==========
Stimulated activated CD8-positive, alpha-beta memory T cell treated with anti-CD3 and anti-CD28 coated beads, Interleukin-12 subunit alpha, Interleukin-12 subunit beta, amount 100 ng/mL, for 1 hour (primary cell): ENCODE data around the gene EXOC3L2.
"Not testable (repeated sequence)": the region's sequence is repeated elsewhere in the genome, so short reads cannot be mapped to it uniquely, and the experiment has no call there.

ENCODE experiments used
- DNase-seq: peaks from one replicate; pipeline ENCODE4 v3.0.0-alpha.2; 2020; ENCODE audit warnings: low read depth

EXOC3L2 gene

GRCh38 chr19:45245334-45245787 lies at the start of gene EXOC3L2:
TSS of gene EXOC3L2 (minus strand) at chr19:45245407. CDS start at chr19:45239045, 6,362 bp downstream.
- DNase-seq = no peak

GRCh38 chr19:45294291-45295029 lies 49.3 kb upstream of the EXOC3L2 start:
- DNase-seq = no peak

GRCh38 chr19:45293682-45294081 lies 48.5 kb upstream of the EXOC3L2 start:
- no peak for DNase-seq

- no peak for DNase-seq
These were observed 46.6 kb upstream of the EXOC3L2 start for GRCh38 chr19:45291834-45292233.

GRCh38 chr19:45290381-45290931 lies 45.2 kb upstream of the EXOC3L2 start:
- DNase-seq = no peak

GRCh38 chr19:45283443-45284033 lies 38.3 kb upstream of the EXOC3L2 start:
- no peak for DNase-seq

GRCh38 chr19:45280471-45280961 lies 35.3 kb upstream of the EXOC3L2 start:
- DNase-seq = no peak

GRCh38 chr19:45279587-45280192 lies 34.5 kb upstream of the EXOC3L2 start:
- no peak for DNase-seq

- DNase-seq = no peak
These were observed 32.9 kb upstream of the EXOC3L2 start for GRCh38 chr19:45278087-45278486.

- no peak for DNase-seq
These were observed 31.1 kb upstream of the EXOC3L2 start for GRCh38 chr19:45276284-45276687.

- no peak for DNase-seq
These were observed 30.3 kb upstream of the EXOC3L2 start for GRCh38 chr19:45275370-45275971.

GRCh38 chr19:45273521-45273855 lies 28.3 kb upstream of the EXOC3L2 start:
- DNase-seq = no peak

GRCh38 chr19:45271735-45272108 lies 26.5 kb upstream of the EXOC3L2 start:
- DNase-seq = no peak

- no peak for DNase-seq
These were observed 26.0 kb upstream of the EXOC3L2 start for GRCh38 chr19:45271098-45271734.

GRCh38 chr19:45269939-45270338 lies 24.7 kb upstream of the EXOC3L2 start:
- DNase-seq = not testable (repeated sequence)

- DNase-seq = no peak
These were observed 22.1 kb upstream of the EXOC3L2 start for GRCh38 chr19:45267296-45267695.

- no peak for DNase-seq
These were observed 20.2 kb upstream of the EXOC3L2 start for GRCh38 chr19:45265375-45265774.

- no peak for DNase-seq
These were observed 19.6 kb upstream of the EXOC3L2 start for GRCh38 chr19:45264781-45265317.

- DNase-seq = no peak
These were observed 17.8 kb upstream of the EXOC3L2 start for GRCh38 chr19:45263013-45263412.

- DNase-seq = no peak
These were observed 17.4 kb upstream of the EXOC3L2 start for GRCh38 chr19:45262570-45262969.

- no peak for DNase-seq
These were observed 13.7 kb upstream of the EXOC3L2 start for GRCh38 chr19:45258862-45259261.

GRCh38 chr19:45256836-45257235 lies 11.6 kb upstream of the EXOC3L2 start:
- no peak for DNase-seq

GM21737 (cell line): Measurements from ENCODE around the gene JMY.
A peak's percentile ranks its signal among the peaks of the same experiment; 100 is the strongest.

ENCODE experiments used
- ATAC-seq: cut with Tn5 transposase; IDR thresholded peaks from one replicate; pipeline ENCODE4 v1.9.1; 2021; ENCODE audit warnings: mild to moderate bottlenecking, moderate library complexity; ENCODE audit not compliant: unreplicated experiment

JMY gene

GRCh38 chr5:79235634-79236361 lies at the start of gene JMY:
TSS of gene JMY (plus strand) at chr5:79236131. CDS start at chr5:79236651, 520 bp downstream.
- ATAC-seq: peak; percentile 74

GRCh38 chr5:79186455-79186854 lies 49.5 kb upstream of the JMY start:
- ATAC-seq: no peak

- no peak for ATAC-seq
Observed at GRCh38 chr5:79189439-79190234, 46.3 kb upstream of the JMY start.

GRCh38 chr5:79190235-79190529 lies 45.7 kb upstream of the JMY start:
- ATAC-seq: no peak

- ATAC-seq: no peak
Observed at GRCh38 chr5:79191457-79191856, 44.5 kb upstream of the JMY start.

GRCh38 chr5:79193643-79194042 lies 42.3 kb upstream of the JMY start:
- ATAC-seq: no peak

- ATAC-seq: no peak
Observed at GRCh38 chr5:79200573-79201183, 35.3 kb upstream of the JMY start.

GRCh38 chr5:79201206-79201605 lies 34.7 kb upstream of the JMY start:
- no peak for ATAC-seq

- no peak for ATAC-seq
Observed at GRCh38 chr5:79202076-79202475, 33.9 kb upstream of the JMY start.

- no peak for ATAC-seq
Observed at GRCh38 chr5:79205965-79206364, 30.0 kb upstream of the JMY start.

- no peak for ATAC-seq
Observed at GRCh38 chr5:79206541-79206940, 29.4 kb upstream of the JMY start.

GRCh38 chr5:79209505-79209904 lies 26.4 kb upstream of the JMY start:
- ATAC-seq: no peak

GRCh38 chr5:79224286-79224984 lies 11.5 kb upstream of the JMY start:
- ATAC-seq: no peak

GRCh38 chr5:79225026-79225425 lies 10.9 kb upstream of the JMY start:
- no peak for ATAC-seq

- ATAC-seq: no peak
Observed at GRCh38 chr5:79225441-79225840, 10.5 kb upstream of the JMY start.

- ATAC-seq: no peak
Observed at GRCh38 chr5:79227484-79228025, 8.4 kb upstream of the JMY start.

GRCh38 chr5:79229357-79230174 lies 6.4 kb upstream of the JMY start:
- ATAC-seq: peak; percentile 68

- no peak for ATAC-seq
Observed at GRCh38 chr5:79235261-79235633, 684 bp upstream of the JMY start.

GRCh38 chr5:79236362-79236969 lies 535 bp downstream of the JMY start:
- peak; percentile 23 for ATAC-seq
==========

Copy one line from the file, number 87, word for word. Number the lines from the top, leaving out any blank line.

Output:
- ATAC-seq: no peak